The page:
“Some schmuck called the cops!” grunted a pimply teenager in a Van Halen T-shirt. He spat into the street to emphasize his disgust. A few kids started booing as an officer stepped out of the Crown Vic. He had the squared shoulders and puffed out chest of a man who’s certain he’s on the side of law and order. The bikers – no strangers to run-ins with The Man – just rolled their eyes and took it in stride.
“Complaints about the noise….damage to property…..litter in the street….”
That was all I could make out as the cop solemnly lectured our neighbor. The two of them talked for some time. Finally, the policeman walked back to his squad car.
“I don’t want to have to come back here!” he glowered, before pulling away. My neighbor and his pals formed a huddle and pondered their next move. The kids all waited with baited breath, wondering what would happen next. Suddenly, the huddle broke and a ragged cheer went up as my neighbor headed into his garage. The hooting got louder as he emerged with a big 20 gallon metal garbage can. At first I didn’t understand what was happening, but as my neighbor placed the trash can in the middle of the street and began filling it with fireworks, delicious chills of fear and excitement ran up and down my spine.
Motorcycles, explosions, disrespect for authority – in my fourteen-year-old mind I was witnessing the spectacle of a lifetime. The grave-looking throng of adults gathered on the sidewalk seemed to feel differently. People murmured nervously, pulled cars into their garages, and some of the smaller children were dragged – kicking and screaming of course - into the safety of their homes. A sweaty, anxious man dressed in khakis and a golf shirt tried to dissuade the bikers from igniting the garbage can, but his pleas were just met with derisive jeers.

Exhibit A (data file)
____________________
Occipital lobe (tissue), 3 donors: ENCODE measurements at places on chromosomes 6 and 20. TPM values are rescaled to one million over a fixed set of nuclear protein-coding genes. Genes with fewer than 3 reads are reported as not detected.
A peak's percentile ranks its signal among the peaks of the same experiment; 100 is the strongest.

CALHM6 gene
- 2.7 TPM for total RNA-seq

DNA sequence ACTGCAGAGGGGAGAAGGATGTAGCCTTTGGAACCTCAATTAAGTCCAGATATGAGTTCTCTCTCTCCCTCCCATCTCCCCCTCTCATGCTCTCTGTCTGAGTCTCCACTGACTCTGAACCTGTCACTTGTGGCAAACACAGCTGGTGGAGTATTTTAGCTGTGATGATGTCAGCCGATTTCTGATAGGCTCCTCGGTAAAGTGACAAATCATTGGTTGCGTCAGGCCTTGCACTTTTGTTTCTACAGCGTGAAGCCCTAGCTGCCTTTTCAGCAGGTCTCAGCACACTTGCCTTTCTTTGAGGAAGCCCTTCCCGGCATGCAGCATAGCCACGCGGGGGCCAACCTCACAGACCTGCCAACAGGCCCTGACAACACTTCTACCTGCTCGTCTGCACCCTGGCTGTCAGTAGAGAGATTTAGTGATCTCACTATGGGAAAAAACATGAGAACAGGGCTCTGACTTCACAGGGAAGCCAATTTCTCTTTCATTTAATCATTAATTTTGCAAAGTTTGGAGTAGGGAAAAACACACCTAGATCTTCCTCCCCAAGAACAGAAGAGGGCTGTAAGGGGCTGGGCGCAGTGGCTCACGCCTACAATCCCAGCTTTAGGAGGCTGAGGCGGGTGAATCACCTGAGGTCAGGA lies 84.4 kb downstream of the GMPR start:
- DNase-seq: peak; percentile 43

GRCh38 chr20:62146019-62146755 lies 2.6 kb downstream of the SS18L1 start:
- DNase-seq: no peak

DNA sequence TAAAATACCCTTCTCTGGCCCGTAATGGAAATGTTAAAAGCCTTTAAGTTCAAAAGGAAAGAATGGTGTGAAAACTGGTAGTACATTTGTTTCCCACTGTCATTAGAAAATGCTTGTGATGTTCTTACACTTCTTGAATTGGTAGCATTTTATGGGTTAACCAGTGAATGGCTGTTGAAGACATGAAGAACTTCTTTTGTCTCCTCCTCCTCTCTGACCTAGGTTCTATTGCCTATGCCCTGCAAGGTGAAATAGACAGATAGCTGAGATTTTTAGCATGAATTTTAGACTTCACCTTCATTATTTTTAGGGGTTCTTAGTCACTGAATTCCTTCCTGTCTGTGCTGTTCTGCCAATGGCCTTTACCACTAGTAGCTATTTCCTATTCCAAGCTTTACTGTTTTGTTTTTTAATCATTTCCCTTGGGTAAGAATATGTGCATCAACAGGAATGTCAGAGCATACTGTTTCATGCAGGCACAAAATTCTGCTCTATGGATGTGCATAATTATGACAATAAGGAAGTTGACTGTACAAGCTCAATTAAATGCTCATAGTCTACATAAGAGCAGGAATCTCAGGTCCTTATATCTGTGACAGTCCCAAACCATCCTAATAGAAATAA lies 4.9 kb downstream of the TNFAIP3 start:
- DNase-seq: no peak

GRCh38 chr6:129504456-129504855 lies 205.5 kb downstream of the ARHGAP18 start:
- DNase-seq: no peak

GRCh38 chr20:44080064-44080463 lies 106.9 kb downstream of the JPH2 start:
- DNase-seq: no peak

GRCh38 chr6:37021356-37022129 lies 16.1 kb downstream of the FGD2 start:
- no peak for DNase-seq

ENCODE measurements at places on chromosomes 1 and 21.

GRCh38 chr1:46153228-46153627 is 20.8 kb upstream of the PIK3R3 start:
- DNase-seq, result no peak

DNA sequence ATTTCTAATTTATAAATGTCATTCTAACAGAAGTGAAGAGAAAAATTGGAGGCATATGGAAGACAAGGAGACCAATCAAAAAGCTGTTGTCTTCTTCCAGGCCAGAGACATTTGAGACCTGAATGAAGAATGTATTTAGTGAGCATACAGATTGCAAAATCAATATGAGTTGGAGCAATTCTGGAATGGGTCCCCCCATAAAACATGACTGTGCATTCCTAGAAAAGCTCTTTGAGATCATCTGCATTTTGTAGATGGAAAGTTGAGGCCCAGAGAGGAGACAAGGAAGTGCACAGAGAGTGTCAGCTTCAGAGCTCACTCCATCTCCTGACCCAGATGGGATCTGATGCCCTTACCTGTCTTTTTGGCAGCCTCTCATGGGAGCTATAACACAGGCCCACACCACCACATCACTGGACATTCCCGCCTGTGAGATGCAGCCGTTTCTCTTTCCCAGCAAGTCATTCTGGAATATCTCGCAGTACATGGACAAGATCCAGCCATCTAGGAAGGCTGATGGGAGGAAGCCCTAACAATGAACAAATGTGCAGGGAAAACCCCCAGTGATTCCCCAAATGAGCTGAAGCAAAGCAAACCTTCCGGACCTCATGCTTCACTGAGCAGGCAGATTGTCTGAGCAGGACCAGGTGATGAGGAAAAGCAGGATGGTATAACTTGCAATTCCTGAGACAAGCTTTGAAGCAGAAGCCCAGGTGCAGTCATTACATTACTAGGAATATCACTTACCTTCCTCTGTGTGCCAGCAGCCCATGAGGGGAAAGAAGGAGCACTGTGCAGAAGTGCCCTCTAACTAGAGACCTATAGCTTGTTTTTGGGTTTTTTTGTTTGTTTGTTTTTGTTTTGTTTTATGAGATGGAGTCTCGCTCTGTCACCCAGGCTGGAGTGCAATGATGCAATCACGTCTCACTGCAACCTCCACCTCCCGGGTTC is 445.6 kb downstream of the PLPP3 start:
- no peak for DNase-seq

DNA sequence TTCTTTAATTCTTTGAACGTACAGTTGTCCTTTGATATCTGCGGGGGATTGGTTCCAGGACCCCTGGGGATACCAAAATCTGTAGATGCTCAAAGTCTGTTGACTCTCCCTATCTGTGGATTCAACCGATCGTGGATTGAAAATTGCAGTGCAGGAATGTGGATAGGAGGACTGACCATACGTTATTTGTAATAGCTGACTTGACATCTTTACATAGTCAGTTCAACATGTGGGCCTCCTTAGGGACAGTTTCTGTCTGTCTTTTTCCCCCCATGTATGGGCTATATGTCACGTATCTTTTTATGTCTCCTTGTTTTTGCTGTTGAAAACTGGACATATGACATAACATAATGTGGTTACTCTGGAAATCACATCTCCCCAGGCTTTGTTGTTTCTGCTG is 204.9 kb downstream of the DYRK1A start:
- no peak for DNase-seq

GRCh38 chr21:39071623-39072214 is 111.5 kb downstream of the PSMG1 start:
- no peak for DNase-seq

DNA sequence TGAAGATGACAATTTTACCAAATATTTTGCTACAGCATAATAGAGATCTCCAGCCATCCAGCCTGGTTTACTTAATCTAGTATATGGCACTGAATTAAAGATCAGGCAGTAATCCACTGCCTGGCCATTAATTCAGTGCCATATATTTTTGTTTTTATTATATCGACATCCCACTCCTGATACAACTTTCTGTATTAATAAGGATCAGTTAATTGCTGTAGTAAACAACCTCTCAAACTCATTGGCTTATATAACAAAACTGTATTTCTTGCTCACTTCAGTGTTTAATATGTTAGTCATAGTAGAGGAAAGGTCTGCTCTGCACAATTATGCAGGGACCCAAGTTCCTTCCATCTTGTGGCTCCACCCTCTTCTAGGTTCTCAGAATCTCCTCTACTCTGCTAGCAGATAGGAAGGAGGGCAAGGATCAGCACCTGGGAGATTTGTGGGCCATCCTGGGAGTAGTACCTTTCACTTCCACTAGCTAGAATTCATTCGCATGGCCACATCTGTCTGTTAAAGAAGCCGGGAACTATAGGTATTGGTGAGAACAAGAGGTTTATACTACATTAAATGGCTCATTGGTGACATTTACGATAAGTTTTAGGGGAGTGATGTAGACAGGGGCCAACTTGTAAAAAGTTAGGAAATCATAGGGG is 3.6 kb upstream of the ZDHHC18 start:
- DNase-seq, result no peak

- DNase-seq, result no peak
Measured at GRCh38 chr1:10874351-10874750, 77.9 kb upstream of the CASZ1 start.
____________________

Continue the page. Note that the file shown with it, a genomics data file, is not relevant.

“Stand back! Move far away!” my father warned.
My pals and I took his advice and ducked behind some bushes in front of my house. More cheers went up as my neighbor dropped a lit match into the garbage pail and ran for cover. My friends and I hunkered down, ready for ecstacy, Armageddon, or whatever came next. At first, the trashcan just sputtered and gave off smoke. Then, without warning, it erupted into an orgy of explosions that strained pacemakers and gave at least one household pet a nervous breakdown. The ground actually seemed to shake as hundreds of firecrackers and bottle rockets flew in every possible direction. After about ten minutes of pyrotechnical mayhem, the barrage began to fizzle out. Thick clouds of smoke hovered over the street as all the kids gave the bikers a standing ovation.
At that point, the parents on the block decided it was time to take back the reins. My pals and I were ushered into our respective homes while our fathers made sure all the nearby lawns were free of smoking debris. Later, I could hear the sinister rumble of V-Twin engines as my neighbor’s buddies roared off into the night, never to be seen on our block again. The next day, my neighbor had morphed back into a suburban homeowner. He spent a few hours cleaning his yard and sweeping up the street. By late afternoon, all evidence of the previous night’s debauchery had been cleansed. My parents and the other adults on the street silently nodded in approval. The street was clean and the bikers had all gone back to their outlaw lairs. Peace and prosperity had returned to
Or something like that. The fallout from that spectacular Fourth was swept out of the street, but not out of my mind. For a brief moment, the hermetically sealed bubble that encased our neighborhood had been torn open. I had glimpsed a dangerous, yet exhilarating, new world. Deep down in my psyche, I knew that someday I’d return there–in search of ecstacy, Armageddon or whatever came next.